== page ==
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The former Forfar House was once Singapore’s tallest public residential building. The 14-storey block of Singapore Improvement Trust (SIT) flats was officially opened on 24 October 1956 by then Minister for Local Government, Lands and Housing, Inche Abdul Hamid bin Haji Jumat. The block comprised 106 apartments and 4 shops, which were served by two lifts stopping at intermediate floors.
Designed in the Modern style, Chap Si Lau (Hokkien: 十四楼 14-storey) had a distinct zigzag appearance which played an important structural role in resisting wind pressure. The building was constructed with a reinforced concrete frame where its foundation of strip footings ran transversely across the block and was held by longitudinal beams to give rigidity to the structure. The building also had a modern sanitary system where each unit was served by built-in cement refuse chutes running the full height of the block and discharging into removable bins at ground level. Water supply to Chap Si Lau was pumped to tanks at roof level and fed to each flat by gravitational force.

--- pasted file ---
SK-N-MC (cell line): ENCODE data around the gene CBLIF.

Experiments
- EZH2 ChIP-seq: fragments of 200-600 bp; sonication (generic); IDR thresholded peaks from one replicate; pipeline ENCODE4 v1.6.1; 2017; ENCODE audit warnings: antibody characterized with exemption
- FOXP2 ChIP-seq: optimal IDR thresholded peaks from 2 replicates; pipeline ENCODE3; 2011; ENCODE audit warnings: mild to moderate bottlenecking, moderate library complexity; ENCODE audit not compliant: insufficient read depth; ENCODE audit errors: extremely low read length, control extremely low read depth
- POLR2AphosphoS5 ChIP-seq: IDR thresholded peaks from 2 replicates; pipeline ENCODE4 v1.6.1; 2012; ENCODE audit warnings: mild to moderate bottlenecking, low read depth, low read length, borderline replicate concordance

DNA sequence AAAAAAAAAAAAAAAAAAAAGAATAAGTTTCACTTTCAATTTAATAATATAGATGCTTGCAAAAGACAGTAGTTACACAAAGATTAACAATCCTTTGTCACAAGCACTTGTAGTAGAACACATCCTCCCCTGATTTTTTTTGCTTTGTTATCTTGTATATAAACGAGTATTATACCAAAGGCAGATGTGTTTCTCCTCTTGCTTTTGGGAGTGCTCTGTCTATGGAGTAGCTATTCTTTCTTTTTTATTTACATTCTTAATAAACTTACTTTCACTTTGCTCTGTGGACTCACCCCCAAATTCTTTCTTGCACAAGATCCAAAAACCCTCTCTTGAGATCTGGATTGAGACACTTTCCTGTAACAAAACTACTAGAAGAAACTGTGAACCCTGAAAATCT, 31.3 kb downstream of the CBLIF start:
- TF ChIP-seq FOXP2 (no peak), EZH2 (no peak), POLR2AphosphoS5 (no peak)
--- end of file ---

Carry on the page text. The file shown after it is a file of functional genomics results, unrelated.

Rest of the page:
Chee Sze Nam's (b.1973) family resided in Forfar House between 1978 and 1999. He recalled:
“There was a Consumers Cooperative Club which was extremely popular among the residents. The Club was opened to Queenstown residents only and it operated like mini-supermarkets, where essential items such as sugar, rice and canned food were sold at 20 cents or 30 cents cheaper than market prices.”
Block 39 Forfar House was announced for the Selective En bloc Redevelopment Scheme (SERS) on 30 April 1996 and the residents were offered new replacement flats at Blocks 181 to 184 Stirling Road. Forfar House was subsequently demolished to make way for the 30 to 40-storey Forfar Heights cluster.